U.S. House Speaker Kevin McCarthy said Tuesday he has delayed a key procedural vote for a 30-day stopgap funding measure intended to avoid a government shutdown after current funding expires federal agencies on September 30.
Speaking to reporters at the U.S. Capitol, McCarthy said the House of Representatives would consider a vote to open debate on the measure, after lawmakers vote on whether to open debate on an appropriations bill defense. The vote on the interim measures was to take place first.
“We changed the order,” the Republican president told reporters, saying the delay would give his fractured Republican majority more time to muster the votes needed to pass the measure.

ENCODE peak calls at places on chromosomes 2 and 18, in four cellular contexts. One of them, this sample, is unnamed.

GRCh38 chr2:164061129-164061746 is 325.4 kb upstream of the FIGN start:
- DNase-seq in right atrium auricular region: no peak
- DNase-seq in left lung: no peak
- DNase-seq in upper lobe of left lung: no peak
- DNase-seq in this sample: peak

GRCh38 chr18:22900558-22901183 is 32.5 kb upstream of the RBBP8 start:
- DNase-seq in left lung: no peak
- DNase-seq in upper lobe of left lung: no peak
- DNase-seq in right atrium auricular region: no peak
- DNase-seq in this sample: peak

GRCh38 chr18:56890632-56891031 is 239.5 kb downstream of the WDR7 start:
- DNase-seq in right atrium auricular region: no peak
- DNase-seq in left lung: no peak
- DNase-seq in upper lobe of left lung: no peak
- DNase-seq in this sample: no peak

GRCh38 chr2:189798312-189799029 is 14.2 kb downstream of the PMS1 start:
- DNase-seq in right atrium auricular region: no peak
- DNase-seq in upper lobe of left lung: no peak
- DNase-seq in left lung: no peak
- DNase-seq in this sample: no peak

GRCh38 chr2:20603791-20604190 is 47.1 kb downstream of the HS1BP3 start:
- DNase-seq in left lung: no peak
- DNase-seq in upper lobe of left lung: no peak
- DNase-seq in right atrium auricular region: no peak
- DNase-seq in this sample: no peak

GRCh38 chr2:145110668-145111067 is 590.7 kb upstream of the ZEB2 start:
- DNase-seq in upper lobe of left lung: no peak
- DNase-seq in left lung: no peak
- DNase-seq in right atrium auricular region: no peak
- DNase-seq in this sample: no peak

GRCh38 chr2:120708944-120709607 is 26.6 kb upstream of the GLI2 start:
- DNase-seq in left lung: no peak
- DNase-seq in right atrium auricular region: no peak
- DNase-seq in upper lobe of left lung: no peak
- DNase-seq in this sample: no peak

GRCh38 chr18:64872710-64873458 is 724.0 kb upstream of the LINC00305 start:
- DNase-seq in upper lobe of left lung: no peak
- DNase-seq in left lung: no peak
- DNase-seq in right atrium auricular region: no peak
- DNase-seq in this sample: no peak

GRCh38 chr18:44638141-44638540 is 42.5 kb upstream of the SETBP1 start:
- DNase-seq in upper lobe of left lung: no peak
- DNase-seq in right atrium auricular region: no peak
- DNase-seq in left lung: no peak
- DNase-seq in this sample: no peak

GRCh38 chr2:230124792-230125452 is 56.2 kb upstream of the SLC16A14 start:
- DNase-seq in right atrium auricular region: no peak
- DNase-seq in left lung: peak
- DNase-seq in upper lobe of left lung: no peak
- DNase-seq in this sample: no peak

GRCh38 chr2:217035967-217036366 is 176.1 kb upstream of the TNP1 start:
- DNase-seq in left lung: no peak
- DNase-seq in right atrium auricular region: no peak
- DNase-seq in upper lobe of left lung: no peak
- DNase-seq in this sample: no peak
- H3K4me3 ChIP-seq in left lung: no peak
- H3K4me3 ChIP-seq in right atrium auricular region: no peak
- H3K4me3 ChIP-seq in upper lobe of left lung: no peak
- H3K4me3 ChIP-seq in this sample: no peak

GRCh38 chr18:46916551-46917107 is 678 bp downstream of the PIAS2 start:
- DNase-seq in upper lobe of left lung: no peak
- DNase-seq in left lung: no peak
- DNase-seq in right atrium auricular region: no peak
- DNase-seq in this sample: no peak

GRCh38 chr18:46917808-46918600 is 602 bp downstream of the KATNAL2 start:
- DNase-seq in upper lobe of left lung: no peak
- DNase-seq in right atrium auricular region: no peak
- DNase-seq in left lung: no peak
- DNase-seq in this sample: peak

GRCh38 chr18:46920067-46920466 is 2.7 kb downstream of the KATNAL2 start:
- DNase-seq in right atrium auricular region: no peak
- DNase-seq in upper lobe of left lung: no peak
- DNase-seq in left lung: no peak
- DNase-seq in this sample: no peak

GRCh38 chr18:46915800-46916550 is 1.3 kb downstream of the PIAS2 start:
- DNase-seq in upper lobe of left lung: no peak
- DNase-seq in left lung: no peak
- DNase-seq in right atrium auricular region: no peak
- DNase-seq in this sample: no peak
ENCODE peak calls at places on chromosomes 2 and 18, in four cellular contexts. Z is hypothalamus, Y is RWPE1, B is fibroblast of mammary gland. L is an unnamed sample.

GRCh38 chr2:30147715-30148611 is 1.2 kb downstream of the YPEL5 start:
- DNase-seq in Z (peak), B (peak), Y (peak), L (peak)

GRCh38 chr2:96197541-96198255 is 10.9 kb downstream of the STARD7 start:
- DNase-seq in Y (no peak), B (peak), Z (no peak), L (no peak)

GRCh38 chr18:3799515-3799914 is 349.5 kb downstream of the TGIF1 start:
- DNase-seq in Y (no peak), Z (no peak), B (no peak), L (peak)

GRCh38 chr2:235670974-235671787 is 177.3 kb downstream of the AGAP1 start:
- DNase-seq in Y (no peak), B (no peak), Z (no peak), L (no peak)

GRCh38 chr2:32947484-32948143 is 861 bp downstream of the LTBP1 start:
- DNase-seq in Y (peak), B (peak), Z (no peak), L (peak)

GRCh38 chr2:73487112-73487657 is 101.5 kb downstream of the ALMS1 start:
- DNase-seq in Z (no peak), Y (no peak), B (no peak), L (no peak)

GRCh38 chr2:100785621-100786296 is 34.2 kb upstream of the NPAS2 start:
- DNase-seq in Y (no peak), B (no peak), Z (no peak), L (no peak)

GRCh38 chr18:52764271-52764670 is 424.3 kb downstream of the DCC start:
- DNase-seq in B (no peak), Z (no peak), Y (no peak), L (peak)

The stopgap, known as a continuing resolution or “CR,” faces opposition from more than a dozen hardline Republican conservatives, enough to block its path through the House.
The CR would keep federal agencies afloat through Oct. 31, but cut discretionary spending by agencies outside of defense, veterans affairs and disaster relief by about 8 percent. It would also impose some restrictions on immigration and resume construction of a wall on the U.S.-Mexico border.
Republican hardliners who oppose the measure say it doesn’t go far enough to cut spending and constrain the administration of President Joe Biden, a Democrat.
The measure also faces stiff opposition from Democrats in the House and Senate, who have decried spending cuts and immigration policy changes.